Jay Rosen calls Joe Eskenazi’s SF Weekly piece on Bleacher Report “a must read, but also a dark one, for future-of-newsies.” (The subhed on the story: “Unpaid writers churn out terrible articles and the owners get a $200 million payday.”)
On Thursday afternoon, I talked to Eskenazi about the reporting of his story. (He says he interviewed between 85 and 125 people and has 150 pages of notes.)
“I started thinking about doing the story when they were sold on August 6.” (Turner Networks bought Bleacher Report for nearly $200 million.) “I shifted into heavy gear towards late August and turned it in on September 17th” after “I managed to get a hold of very high-level people — the ones who really drove the story.” They told him about the site’s habit of reverse-engineering content — coming up with an SEO-friendly headline and then writing a story that fits the premise.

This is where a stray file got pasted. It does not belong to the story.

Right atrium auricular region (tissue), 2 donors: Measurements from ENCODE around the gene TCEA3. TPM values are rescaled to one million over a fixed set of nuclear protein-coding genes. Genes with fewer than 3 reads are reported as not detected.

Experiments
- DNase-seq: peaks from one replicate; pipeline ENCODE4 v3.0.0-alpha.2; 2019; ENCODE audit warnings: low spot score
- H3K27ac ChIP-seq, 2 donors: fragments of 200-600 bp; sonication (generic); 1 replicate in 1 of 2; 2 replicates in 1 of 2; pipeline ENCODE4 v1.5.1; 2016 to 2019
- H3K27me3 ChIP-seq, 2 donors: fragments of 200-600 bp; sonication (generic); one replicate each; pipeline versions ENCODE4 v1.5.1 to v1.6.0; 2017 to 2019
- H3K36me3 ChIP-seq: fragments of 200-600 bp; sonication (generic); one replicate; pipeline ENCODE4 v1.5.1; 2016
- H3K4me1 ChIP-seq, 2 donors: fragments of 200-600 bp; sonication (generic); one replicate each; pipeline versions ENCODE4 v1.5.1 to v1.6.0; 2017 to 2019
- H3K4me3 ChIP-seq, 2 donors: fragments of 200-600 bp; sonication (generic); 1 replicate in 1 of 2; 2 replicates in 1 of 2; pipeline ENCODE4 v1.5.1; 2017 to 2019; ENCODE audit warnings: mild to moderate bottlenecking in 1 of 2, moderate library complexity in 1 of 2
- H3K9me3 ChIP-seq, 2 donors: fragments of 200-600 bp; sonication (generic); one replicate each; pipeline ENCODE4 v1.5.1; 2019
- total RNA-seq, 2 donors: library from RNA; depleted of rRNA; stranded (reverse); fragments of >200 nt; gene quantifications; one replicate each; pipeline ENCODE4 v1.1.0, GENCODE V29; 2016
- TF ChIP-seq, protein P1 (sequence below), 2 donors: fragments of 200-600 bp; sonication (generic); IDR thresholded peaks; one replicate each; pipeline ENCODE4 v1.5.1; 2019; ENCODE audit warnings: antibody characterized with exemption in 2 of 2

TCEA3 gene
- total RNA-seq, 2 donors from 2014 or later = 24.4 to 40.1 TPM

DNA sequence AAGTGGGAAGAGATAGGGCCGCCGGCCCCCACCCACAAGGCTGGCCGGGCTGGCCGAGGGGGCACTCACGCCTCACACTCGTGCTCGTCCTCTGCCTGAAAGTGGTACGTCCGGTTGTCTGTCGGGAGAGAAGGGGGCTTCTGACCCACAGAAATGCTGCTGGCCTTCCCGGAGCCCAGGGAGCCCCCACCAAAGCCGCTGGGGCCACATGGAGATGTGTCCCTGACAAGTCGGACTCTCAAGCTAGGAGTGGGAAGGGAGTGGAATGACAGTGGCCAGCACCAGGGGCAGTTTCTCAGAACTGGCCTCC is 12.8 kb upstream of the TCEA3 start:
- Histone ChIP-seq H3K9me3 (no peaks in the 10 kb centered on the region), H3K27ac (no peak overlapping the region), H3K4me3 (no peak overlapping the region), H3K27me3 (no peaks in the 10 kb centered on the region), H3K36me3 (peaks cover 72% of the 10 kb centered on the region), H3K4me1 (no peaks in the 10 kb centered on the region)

“I had the good fortune to speak to someone who was able to tell the amazing stuff at the beginning,” he said. “I hadn’t known about the whole reverse engineering of content until I started interviewing …People are now saying online that that’s not how it works at all. That’s totally untrue. I’m saying that it’s right or wrong, just that it happens.”
He added in a Deadspin chat held this afternoon: “If people truly objected, they’d not visit the site. …Bleacher Report has done a spectacular job of deciding how to obtain success and obtaining it. Personally, I wish their considerable intelligence and skill could be used to spread good journalism.”